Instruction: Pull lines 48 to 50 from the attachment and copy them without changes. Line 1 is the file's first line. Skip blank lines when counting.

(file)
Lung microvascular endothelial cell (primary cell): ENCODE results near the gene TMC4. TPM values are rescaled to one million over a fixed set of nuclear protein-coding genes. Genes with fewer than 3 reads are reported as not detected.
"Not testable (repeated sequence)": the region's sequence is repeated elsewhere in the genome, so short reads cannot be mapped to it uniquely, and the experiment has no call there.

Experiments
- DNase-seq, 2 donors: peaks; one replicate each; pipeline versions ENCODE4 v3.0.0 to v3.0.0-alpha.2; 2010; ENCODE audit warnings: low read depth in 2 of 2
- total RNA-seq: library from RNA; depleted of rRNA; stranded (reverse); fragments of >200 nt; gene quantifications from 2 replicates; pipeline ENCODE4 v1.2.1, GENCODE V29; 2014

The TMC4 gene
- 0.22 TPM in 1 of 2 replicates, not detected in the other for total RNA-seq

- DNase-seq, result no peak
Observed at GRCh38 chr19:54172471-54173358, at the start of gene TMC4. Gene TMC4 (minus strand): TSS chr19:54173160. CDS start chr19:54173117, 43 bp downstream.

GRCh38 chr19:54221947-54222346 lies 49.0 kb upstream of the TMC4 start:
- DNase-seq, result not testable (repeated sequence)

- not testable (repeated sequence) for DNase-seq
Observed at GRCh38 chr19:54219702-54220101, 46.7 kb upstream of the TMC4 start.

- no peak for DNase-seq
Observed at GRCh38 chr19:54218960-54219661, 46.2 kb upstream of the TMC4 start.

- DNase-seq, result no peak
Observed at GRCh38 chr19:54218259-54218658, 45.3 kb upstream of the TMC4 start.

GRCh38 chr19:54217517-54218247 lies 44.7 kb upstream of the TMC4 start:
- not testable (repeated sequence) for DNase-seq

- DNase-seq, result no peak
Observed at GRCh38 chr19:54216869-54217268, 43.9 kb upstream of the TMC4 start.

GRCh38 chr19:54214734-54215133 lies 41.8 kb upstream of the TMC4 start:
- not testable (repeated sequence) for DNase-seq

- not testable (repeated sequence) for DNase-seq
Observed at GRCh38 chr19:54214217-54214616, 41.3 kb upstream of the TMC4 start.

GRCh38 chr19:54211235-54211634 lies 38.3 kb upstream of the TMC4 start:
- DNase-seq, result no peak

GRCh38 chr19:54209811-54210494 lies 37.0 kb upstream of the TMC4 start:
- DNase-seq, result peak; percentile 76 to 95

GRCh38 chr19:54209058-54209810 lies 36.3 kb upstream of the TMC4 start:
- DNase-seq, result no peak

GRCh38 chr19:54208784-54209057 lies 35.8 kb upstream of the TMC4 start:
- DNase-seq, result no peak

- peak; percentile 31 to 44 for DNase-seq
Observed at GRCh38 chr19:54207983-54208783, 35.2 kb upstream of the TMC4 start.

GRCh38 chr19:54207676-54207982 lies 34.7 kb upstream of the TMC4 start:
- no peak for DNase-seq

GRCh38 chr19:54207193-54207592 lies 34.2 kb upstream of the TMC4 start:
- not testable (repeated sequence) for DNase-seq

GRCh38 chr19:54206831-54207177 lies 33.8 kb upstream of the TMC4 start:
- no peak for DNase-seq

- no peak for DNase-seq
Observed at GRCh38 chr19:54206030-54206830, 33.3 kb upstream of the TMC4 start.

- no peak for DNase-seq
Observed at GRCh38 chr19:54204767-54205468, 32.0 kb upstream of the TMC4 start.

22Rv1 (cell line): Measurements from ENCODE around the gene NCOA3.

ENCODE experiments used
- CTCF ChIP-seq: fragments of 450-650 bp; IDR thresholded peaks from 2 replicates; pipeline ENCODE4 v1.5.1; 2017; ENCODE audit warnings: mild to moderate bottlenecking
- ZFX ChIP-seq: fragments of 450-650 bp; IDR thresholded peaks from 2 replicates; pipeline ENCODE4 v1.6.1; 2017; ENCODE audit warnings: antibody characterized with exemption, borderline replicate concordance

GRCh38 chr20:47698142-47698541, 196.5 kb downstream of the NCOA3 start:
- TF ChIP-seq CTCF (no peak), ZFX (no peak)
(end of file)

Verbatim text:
- CTCF ChIP-seq: fragments of 450-650 bp; IDR thresholded peaks from 2 replicates; pipeline ENCODE4 v1.5.1; 2017; ENCODE audit warnings: mild to moderate bottlenecking
- ZFX ChIP-seq: fragments of 450-650 bp; IDR thresholded peaks from 2 replicates; pipeline ENCODE4 v1.6.1; 2017; ENCODE audit warnings: antibody characterized with exemption, borderline replicate concordance

GRCh38 chr20:47698142-47698541, 196.5 kb downstream of the NCOA3 start: